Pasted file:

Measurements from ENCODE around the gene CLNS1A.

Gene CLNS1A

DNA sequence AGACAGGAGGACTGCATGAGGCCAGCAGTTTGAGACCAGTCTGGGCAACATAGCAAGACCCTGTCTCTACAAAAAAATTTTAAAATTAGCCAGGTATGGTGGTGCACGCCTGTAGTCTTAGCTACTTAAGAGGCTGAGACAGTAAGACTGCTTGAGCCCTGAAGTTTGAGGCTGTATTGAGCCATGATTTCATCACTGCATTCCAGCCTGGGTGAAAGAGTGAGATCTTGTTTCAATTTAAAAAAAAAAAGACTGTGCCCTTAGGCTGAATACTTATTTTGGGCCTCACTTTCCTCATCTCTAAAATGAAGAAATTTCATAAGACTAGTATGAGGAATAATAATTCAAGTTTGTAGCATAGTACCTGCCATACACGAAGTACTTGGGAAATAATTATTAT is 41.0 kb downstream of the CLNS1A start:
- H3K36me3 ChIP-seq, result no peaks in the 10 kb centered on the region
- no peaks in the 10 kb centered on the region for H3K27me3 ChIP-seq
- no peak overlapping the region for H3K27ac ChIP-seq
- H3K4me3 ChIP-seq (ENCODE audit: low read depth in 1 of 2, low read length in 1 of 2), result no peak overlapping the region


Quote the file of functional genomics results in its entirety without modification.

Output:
Measurements from ENCODE around the gene CLNS1A.

Gene CLNS1A

DNA sequence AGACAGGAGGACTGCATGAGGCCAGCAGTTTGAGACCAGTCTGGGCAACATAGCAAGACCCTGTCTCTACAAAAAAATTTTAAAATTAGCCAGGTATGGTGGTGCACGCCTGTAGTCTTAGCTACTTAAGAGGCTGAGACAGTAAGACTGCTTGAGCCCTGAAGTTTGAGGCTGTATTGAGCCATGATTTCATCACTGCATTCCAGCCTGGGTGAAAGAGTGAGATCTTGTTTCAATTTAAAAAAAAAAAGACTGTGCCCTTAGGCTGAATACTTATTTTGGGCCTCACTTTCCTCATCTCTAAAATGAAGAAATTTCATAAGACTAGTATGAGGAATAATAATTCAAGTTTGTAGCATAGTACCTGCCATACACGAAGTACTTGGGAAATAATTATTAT is 41.0 kb downstream of the CLNS1A start:
- H3K36me3 ChIP-seq, result no peaks in the 10 kb centered on the region
- no peaks in the 10 kb centered on the region for H3K27me3 ChIP-seq
- no peak overlapping the region for H3K27ac ChIP-seq
- H3K4me3 ChIP-seq (ENCODE audit: low read depth in 1 of 2, low read length in 1 of 2), result no peak overlapping the region